While trying to grab some last minute Christmas gifts I couldn't help but notice a large display of eavesdropping devices at throw-away prices. Be on the look out as such covert devices become more and more popular. They may start showing up in your office.
Looking for something to do in NY this holiday season? The KGB Spy Museum is opening in the Chelsea area of New York this December.
SEC does not approve of insider trading after eavesdropping. (Minnesota man finds out the hard way.)
How valuable is conversation? Much of your day to day conversation may need to be kept confidential. Even if you know you are discussing critical, private matters, those around you may not have the same understanding. Eavesdropping resulted in $140,000 in fines for a Minnesota man who eavesdropped on his wife's conference calls.
What can hide in a picture frame? Artist Banksy builds an automated shredder in art frame sold at Sotheby’s.
What could be hiding inside a picture frame? Street artist Banksy installed a shredder that, when remotely activated, proceeded to destroy, half way, his painting that just sold for approximately 1.1 million dollars.
Eavesdropping digital recorder accidentally discovered in confidential board meeting- Camden, Delaware.
Conducting sweeps of conference rooms prior to confidential meetings is critical if you want to protect the information being discussed. A felony wiretapping charge is being brought against a past board member due to the discovery of a hidden digital recorder being discovered during a confidential meeting. It was found when a participant in the meeting accidentally knocked a TV remote off of a table and found the recorder hidden under a cloth when retrieving the remote. It was determined that it had been recording for over an hour.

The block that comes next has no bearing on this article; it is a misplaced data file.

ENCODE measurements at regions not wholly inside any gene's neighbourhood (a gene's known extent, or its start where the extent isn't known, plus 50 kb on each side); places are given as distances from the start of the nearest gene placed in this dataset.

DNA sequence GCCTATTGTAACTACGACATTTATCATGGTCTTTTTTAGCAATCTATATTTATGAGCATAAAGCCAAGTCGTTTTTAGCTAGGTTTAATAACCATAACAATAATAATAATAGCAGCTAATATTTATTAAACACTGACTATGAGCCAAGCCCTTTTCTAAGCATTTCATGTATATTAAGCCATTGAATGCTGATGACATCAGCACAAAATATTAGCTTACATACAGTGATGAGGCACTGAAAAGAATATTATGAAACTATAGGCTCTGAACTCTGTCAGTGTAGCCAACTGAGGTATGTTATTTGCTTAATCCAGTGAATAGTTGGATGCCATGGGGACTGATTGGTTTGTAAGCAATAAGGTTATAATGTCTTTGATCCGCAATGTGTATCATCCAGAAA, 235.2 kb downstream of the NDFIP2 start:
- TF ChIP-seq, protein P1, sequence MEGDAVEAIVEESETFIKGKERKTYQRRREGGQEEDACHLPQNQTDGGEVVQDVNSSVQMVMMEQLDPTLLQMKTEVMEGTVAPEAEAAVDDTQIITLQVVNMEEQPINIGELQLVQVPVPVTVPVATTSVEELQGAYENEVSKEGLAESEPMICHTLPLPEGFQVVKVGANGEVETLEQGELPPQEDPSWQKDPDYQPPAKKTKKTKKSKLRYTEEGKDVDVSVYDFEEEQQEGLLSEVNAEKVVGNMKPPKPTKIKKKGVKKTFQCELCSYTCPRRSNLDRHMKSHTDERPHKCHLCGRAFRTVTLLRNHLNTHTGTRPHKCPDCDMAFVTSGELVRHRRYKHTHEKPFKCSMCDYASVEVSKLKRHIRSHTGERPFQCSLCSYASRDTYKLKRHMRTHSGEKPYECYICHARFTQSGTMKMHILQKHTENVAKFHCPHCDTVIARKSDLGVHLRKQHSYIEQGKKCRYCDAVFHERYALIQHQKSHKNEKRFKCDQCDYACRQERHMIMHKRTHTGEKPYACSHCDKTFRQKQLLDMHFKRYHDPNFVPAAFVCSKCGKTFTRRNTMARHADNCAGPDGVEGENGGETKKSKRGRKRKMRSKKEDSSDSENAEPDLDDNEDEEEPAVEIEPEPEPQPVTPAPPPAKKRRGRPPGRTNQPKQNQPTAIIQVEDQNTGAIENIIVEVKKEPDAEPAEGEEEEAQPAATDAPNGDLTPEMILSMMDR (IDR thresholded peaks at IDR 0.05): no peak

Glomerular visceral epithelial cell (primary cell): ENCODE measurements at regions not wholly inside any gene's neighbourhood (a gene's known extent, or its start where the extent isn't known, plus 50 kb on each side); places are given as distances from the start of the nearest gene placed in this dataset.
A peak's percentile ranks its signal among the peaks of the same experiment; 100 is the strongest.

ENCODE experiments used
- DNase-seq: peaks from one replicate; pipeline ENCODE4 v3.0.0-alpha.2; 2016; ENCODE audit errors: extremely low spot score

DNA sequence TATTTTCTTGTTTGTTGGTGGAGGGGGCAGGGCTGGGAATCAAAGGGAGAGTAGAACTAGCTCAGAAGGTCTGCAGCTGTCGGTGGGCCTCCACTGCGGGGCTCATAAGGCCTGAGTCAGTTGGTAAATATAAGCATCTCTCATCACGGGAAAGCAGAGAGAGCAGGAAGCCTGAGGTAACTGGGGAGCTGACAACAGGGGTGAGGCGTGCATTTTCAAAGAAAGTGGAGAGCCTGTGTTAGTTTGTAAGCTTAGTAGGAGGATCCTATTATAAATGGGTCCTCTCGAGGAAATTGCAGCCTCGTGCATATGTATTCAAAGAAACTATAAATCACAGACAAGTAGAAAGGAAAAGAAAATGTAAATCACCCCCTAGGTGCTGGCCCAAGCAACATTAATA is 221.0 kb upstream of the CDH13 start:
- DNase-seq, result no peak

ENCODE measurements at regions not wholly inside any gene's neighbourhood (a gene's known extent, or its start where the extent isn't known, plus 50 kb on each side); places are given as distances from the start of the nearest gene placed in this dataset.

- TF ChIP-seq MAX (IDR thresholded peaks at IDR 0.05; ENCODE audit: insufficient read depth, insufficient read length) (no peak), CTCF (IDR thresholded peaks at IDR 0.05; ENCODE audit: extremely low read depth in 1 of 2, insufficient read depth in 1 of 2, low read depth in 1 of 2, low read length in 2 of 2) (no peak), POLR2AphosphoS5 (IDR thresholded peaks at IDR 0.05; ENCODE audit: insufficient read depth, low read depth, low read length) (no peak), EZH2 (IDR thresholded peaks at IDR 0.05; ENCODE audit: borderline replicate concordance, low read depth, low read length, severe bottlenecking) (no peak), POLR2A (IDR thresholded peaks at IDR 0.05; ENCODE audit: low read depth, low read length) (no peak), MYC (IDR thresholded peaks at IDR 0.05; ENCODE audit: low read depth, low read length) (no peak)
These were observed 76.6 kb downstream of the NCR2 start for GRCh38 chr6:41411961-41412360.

In all major industries, conversations in board rooms and meeting rooms contain the most valuable and critical information. This article looks at reports of LG Display conducting sweeps in their Seoul office, recent theft of trade secrets cases, and the value of professional TSCM in protecting board rooms and securing trade secret discussions.
Rolls Royce has introduced their new "Privacy Suite" for the Phantom extended wheelbase model. No more listening in (from the front seat) to the conversations of the CEO or celebrity, in the rear. The Privacy Suite uses electrochromatic glass (also known as "smart glass") to separate the front seats from the rear compartments. They have also added a "frequency specific" sound-absorption material that inhibits the transmission of conversations from the rear to the front of the vehicle.
Albuquerque Public Schools keeps an eye on it’s employees. May seem reasonable considering all the concerns regarding those responsible for our children. How they go about it may be up for discussion.
ALBUQUERQUE, N.M. (KRQE) Aug 15, 2018 – A federal court is deciding if Albuquerque Public Schools violated the […]
The investigation began on May 4 when another Cree employee found the card laying on a sidewalk at the Cree campus. According to the affidavit, Cree's IT department determined the card was last used on Bell's work computer, where more than 32,000 files were transferred.
Nashville, TN, police arrested a man after they say he used a baby monitor to spy on a female coworker in her Sylvan Heights home. Baby monitors and other off-the-shelf communications devices work well as tools for eavesdropping and surveillance. Be on the lookout for any unauthorized or out-of-place devices that may be spotted in your place of business or your home. ...and you may want to check under your bed before you go to sleep tonight.